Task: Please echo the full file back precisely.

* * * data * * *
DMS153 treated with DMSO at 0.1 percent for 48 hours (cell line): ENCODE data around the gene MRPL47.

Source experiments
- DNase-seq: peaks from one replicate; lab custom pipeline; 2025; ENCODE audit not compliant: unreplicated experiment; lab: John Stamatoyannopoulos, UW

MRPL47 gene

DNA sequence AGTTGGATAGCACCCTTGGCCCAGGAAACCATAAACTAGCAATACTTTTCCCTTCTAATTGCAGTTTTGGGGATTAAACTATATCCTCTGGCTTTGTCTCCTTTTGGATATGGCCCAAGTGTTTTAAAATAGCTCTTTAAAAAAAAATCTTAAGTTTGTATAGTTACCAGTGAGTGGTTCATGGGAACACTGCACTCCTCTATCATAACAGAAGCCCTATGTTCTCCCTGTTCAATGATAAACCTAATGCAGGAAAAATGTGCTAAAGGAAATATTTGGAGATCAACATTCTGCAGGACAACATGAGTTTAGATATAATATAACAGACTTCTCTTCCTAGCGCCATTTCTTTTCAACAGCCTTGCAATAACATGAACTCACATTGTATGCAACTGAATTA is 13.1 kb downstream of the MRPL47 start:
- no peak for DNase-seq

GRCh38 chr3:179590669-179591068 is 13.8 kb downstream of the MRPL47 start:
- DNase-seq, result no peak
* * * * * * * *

DMS153 treated with DMSO at 0.1 percent for 48 hours (cell line): ENCODE data around the gene MRPL47.

Source experiments
- DNase-seq: peaks from one replicate; lab custom pipeline; 2025; ENCODE audit not compliant: unreplicated experiment; lab: John Stamatoyannopoulos, UW

MRPL47 gene

DNA sequence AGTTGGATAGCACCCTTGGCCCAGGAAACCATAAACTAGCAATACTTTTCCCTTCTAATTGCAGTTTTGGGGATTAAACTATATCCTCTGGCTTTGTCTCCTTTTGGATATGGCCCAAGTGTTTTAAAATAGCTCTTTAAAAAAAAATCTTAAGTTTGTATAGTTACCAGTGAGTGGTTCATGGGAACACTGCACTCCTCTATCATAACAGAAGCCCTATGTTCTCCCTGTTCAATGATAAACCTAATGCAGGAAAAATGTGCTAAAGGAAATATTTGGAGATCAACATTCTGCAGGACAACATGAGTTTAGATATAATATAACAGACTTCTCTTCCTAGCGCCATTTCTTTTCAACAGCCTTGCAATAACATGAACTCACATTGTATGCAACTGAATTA is 13.1 kb downstream of the MRPL47 start:
- no peak for DNase-seq

GRCh38 chr3:179590669-179591068 is 13.8 kb downstream of the MRPL47 start:
- DNase-seq, result no peak